The Rhode Island Department of Health (HEALTH) today released the results of its study on the effects partial replacement of lead service lines has on the levels of lead in drinking water. The study demonstrates that replacing even portions of underground water pipes (service lines) made of lead results in significantly lower levels of lead in drinking water. Of the homes that participated in the evaluation, the total amount of lead at the tap dropped between 35 and 80 percent. HEALTH also found that flushing water taps inside the home when water has not been used for several hours or when work has been done on the plumbing can help to reduce lead levels in drinking water. To see the complete study results, visit http://www.health.ri.gov/publications/projectreports/EffectOfPartialLeadServiceLineReplacementOnTotalLeadAtTheTap.pdf
“These results show that after portions of service lines are replaced, the lead levels are significantly lower,” said Interim Director of Health Michael Fine, MD. “This is good news. We still recommend that the service line from the street to the house should also be replaced to completely eliminate any lead-containing service lines, but we also realize that not every property owner can afford to pay for that to be done.”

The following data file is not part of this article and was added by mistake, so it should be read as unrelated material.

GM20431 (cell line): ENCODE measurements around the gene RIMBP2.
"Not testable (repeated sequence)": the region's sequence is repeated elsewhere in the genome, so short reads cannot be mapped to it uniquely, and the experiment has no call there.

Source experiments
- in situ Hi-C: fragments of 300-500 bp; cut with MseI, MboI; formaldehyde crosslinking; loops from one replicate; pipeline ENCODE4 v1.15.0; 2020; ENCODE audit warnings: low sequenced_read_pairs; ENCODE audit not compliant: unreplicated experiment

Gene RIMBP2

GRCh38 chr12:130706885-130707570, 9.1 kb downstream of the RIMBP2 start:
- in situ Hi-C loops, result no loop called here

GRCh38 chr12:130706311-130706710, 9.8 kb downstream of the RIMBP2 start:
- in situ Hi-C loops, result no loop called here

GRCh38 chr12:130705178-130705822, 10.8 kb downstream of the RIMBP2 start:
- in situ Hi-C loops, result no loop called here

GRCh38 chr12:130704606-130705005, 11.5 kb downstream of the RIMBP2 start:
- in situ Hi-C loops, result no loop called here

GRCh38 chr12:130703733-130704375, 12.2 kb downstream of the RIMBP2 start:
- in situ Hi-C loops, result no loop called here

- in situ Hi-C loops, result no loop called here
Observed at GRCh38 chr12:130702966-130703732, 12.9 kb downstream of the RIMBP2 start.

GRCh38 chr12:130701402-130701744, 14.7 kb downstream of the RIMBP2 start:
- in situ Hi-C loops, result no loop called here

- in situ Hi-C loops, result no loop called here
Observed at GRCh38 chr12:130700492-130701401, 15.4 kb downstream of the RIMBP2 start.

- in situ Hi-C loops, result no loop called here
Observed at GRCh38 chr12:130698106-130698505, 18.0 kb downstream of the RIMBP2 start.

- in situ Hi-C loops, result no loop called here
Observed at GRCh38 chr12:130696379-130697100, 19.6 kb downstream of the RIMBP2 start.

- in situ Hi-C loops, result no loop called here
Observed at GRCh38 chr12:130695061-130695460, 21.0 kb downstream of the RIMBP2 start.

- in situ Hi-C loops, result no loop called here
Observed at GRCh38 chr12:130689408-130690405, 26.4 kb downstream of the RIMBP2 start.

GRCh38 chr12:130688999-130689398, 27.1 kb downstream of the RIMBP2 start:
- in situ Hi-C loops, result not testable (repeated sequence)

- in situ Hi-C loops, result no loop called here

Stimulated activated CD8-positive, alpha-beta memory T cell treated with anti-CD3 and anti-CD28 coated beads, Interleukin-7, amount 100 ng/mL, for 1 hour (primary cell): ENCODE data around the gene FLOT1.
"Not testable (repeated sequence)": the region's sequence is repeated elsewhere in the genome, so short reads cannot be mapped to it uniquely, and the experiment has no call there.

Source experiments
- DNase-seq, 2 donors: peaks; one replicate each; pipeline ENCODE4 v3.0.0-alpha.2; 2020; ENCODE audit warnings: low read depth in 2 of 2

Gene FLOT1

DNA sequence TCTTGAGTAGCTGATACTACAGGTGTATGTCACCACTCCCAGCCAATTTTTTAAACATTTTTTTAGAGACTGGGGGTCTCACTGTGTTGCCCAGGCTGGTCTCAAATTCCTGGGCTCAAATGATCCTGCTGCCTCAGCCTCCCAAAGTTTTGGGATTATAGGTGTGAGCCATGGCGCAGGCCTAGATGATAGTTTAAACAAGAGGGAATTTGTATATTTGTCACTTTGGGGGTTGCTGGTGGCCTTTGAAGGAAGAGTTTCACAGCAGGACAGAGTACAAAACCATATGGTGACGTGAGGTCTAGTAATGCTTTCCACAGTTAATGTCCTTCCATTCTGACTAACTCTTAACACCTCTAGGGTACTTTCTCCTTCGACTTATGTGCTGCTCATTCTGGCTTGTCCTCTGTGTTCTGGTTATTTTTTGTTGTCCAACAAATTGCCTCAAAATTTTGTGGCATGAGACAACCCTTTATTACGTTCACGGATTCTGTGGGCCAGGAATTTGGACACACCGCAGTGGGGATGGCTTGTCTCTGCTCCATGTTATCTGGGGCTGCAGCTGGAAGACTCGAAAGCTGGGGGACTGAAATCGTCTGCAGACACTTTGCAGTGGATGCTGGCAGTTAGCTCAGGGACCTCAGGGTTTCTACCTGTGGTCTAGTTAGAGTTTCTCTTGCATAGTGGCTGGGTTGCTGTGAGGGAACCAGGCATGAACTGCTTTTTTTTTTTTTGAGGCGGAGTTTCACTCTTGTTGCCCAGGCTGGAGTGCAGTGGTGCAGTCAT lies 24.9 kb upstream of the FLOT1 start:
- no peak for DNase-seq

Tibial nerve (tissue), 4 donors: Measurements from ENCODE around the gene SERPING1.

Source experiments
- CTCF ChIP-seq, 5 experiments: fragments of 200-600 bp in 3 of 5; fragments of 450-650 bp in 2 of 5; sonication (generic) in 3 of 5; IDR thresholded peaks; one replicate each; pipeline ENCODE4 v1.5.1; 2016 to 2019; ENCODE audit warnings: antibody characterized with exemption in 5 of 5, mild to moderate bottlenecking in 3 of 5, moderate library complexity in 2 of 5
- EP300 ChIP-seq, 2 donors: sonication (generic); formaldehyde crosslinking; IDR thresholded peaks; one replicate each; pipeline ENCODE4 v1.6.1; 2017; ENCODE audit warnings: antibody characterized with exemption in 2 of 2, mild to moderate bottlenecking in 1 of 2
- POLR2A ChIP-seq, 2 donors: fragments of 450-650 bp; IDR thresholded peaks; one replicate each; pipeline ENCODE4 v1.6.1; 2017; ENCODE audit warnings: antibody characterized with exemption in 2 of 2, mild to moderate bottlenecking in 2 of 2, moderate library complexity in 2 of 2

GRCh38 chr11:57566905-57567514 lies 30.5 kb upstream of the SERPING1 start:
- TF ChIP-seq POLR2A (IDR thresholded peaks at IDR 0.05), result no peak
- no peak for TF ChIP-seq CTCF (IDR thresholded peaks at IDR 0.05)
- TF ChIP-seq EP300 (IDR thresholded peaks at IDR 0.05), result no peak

The federal Environmental Protection Agency (EPA) requires that all community water systems with lead exceeding the action level replace seven percent of lead service lines every year. Providence Water Supply Board began replacing lead service lines in 2006, and to date, has replaced more than 30% of them.
To help reduce lead in drinking water, HEALTH recommends: · Run water from the faucet until it is cold before using it for drinking or cooking. · Do not use hot water from the faucet for drinking, cooking or making baby formula. (Lead in pipes is more likely to mix with hot water.) · Replace lead pipes and plumbing fixtures in your home. · Remove and clean aerators from time to time during the year or after plumbing work has been done in your home.
For information about drinking water in Rhode Island, visit http://www.health.ri.gov/drinkingwaterquality/index.php For information about lead poisoning and how to prevent it, visit http://www.health.ri.gov/healthrisks/poisoning/lead/